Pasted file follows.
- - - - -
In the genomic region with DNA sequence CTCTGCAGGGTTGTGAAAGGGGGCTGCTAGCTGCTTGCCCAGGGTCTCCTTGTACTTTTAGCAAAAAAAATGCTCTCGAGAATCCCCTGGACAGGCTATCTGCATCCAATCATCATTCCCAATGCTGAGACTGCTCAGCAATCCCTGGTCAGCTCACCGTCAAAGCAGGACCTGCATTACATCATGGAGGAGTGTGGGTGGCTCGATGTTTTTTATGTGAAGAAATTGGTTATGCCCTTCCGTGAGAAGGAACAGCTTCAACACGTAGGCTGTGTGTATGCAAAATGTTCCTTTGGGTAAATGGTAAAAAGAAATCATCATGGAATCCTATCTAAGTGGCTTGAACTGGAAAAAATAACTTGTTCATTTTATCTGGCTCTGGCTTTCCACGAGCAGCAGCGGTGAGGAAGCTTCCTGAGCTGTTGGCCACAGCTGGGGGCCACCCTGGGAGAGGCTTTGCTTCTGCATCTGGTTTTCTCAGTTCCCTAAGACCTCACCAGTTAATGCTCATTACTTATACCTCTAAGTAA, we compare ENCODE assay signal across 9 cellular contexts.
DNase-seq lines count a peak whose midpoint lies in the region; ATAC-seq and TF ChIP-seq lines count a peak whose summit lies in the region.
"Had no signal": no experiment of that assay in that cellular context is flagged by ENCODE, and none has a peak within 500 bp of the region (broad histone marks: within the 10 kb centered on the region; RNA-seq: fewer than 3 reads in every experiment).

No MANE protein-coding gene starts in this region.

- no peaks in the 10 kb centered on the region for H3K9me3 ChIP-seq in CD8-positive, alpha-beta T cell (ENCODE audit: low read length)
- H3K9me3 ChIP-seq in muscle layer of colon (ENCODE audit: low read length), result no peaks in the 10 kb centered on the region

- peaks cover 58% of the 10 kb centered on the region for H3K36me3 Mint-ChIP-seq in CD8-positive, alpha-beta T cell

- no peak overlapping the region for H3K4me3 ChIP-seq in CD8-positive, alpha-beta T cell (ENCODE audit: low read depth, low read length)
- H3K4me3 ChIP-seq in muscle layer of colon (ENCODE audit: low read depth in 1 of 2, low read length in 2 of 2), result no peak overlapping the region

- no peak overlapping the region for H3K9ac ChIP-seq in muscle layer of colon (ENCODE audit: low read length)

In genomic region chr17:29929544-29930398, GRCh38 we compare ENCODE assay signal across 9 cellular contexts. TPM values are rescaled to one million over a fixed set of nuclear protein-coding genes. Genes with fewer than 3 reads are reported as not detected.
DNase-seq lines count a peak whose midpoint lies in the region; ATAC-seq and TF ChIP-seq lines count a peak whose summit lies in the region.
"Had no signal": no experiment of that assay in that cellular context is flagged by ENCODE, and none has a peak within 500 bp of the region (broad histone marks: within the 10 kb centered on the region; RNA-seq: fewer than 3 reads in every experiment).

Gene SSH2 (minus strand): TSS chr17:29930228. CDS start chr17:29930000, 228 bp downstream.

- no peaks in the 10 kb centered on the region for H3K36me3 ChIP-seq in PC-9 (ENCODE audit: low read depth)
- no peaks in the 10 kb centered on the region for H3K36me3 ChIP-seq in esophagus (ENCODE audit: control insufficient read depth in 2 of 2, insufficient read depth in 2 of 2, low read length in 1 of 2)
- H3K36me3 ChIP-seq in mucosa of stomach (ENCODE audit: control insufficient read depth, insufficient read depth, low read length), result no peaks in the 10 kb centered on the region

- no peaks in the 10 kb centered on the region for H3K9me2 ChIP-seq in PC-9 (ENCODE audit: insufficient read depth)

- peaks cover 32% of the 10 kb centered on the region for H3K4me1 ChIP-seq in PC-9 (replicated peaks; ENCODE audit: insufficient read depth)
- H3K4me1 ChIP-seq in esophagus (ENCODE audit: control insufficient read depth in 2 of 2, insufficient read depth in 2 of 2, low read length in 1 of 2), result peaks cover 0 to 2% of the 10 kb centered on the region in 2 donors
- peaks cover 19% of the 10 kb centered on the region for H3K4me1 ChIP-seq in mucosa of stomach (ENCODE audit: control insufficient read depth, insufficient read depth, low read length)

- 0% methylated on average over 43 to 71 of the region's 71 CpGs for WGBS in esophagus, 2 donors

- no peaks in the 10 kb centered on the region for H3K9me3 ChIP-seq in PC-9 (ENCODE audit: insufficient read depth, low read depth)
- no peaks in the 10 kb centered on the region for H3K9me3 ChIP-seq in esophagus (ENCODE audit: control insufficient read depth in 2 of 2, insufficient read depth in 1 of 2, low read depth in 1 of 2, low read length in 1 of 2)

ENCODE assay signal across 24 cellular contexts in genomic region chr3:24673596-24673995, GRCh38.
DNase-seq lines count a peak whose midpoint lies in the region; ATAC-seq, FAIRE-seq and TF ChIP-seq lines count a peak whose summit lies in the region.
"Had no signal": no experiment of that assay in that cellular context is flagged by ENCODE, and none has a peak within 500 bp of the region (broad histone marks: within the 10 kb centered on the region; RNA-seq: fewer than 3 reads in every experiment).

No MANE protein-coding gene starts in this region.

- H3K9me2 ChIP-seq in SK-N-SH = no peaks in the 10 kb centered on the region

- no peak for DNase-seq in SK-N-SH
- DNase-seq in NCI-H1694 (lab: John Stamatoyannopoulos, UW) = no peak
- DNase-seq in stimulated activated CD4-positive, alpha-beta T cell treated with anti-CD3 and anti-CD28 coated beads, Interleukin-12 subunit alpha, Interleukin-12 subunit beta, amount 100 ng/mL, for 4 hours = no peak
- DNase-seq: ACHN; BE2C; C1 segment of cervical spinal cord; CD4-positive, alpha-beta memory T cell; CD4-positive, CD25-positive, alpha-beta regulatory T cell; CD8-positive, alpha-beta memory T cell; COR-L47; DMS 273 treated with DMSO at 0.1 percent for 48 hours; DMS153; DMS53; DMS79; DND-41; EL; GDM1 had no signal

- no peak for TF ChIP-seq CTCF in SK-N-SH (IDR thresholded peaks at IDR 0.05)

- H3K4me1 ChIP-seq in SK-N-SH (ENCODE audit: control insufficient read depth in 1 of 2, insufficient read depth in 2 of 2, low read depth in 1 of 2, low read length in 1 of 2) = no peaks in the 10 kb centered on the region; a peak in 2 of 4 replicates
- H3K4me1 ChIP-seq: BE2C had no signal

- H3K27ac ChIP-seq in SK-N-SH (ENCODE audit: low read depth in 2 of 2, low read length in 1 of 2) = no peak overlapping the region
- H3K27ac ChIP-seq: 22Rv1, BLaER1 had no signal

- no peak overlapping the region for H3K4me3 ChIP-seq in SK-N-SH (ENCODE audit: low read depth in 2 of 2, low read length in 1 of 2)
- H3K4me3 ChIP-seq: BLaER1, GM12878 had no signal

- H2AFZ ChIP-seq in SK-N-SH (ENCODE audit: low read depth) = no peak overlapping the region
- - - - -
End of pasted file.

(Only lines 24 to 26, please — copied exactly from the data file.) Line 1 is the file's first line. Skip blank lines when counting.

- no peaks in the 10 kb centered on the region for H3K9me3 ChIP-seq in esophagus (ENCODE audit: control insufficient read depth in 2 of 2, insufficient read depth in 1 of 2, low read depth in 1 of 2, low read length in 1 of 2)

ENCODE assay signal across 24 cellular contexts in genomic region chr3:24673596-24673995, GRCh38.
DNase-seq lines count a peak whose midpoint lies in the region; ATAC-seq, FAIRE-seq and TF ChIP-seq lines count a peak whose summit lies in the region.